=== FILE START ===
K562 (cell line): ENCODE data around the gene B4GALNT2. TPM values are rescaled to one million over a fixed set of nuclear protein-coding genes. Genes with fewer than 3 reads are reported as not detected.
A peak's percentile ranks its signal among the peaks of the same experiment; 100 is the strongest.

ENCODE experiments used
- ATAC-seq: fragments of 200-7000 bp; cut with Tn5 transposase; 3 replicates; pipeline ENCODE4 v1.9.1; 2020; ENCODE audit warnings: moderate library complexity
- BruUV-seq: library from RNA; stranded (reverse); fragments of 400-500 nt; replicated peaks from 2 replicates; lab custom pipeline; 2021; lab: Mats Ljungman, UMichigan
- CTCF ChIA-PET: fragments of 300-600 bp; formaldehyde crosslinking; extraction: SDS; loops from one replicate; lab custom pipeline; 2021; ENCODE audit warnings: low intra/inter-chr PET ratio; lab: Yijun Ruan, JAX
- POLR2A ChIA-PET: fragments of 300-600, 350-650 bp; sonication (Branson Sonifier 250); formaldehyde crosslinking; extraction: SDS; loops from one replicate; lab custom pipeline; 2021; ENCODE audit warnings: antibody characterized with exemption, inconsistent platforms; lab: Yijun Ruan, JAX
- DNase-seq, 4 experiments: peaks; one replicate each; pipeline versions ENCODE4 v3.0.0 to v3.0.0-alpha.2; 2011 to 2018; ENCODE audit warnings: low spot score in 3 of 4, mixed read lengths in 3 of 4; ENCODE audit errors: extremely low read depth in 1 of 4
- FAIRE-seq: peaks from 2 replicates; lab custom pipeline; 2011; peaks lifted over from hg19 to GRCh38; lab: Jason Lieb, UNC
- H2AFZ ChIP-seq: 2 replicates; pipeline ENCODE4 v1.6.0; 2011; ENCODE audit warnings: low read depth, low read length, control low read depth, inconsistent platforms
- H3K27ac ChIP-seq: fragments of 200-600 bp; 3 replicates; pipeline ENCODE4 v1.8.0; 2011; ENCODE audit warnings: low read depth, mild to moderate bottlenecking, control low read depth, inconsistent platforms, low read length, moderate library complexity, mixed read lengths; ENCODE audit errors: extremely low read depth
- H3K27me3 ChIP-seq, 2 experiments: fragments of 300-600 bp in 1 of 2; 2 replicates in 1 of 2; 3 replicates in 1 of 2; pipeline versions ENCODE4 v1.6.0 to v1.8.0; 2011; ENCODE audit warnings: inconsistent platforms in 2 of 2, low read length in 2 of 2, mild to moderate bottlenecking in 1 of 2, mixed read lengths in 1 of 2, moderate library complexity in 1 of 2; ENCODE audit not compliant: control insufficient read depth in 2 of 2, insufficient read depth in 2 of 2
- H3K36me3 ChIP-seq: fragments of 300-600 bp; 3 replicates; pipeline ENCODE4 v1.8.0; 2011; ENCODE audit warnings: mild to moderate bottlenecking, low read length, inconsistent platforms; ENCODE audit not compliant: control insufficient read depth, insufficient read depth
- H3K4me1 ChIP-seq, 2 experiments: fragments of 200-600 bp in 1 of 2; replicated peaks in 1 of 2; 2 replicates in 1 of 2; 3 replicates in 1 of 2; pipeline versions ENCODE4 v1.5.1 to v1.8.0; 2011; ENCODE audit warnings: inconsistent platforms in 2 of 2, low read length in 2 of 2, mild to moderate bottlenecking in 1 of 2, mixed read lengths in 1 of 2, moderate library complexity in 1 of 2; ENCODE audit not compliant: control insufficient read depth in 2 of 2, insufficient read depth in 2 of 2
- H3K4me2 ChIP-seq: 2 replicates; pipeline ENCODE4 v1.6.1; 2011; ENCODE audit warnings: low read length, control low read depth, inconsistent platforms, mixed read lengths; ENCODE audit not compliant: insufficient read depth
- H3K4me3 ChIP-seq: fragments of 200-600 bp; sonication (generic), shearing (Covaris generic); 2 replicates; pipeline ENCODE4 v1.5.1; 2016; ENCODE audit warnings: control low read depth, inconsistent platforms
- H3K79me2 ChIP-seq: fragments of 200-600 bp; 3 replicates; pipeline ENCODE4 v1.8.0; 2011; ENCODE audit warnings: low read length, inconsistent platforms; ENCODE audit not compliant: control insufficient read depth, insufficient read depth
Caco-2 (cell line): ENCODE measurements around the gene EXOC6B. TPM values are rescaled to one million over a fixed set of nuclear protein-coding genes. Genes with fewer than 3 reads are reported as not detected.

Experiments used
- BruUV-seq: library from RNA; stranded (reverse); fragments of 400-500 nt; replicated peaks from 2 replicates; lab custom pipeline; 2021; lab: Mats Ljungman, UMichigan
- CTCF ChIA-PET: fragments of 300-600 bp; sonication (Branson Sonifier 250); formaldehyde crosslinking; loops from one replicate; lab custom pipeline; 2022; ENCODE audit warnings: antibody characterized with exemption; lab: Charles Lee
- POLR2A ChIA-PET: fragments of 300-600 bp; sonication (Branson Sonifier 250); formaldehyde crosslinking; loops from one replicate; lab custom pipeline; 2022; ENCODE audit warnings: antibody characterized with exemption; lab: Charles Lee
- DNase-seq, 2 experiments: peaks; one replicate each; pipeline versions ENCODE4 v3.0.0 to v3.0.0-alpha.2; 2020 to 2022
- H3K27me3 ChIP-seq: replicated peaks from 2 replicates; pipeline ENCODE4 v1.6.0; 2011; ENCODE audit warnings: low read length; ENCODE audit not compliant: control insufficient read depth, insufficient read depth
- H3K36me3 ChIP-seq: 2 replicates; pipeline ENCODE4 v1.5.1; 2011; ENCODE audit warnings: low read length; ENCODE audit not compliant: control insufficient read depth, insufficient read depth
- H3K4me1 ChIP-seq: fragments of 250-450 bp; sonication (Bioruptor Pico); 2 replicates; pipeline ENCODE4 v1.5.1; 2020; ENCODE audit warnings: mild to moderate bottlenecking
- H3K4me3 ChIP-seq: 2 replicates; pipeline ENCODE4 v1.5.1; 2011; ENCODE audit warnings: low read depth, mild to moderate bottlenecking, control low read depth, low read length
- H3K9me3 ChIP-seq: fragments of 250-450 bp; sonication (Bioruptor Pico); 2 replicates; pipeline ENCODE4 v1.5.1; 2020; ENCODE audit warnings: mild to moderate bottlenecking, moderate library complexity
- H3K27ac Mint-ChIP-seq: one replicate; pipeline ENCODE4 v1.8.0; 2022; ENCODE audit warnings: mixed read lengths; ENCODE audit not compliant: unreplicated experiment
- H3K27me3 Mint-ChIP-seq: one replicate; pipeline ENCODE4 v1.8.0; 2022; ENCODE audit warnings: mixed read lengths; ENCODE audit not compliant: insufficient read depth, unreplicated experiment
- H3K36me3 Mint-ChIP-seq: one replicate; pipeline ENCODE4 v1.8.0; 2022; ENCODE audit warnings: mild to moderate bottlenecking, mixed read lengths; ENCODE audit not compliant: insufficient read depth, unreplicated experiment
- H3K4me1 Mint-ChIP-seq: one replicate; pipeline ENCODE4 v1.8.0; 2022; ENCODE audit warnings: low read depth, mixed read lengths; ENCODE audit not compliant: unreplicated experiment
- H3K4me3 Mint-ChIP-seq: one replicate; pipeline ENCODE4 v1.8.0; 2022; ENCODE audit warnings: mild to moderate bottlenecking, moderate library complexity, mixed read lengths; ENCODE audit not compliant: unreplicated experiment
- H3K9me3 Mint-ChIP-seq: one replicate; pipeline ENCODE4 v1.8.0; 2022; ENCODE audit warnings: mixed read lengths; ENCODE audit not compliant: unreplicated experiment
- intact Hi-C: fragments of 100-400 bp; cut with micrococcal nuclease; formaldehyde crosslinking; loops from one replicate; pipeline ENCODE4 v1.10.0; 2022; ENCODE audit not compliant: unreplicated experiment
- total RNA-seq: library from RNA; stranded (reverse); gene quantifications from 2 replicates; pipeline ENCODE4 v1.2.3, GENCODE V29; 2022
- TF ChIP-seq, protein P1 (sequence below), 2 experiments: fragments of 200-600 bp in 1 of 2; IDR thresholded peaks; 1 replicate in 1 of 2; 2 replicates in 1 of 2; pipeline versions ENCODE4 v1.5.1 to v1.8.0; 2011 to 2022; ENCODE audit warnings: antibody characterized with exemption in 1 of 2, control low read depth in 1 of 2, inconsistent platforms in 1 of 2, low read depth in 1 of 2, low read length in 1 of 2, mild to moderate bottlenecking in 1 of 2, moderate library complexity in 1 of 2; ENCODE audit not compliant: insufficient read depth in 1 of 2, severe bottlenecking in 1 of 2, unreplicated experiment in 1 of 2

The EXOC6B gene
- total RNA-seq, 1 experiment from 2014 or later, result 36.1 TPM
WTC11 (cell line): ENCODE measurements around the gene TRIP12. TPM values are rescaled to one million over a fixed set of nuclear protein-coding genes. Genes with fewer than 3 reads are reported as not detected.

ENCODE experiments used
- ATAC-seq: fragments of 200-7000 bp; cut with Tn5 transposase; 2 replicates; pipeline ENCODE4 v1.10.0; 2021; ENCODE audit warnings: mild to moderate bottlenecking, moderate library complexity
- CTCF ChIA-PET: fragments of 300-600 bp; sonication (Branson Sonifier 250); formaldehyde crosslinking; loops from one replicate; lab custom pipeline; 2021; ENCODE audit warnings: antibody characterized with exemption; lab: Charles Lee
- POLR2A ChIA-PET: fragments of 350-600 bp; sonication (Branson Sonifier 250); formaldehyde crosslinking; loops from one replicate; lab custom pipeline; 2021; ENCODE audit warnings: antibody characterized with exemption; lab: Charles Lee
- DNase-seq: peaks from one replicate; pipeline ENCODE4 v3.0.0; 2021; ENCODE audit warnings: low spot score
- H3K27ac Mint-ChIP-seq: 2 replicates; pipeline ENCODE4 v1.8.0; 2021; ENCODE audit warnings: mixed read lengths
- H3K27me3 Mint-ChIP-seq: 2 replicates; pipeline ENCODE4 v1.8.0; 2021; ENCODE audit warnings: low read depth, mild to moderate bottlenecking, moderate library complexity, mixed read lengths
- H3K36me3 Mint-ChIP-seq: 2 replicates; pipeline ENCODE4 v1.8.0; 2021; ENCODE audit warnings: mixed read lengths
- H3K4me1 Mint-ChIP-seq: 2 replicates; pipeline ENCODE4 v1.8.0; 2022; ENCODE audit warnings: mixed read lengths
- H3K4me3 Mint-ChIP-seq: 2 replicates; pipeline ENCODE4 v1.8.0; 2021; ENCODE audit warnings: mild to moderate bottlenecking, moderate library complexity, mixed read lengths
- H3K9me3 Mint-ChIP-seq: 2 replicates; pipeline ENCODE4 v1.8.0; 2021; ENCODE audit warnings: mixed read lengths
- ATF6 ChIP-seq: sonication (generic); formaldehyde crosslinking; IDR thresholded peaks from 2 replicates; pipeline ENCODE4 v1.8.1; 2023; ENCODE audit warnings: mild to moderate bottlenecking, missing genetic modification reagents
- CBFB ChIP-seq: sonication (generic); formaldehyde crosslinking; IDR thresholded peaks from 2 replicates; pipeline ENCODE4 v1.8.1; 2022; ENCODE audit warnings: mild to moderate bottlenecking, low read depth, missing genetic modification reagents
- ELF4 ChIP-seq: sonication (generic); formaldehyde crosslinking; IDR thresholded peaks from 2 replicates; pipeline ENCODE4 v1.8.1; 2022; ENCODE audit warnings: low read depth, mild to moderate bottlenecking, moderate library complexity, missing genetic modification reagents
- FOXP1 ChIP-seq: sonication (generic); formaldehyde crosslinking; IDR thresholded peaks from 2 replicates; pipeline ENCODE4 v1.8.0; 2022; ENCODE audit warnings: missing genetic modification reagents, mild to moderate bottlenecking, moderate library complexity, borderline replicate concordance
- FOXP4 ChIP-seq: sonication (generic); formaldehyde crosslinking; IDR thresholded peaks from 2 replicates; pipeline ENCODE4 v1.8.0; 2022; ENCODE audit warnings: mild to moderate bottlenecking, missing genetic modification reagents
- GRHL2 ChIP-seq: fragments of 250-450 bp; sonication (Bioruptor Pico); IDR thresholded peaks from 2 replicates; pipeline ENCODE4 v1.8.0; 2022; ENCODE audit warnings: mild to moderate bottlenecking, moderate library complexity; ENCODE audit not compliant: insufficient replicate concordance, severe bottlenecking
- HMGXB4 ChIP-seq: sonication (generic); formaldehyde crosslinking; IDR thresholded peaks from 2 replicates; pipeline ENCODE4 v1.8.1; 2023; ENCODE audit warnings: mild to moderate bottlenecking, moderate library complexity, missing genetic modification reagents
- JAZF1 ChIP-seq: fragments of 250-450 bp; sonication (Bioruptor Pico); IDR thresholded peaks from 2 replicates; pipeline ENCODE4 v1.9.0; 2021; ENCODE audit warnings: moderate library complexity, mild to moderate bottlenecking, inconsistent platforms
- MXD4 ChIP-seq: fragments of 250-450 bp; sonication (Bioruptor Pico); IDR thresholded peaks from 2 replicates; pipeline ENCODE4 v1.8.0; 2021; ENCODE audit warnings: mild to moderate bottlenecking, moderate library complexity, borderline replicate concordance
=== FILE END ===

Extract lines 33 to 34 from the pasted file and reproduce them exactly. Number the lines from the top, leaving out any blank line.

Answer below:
- H3K4me3 Mint-ChIP-seq: one replicate; pipeline ENCODE4 v1.8.0; 2022; ENCODE audit warnings: mild to moderate bottlenecking, moderate library complexity, mixed read lengths; ENCODE audit not compliant: unreplicated experiment
- H3K9me3 Mint-ChIP-seq: one replicate; pipeline ENCODE4 v1.8.0; 2022; ENCODE audit warnings: mixed read lengths; ENCODE audit not compliant: unreplicated experiment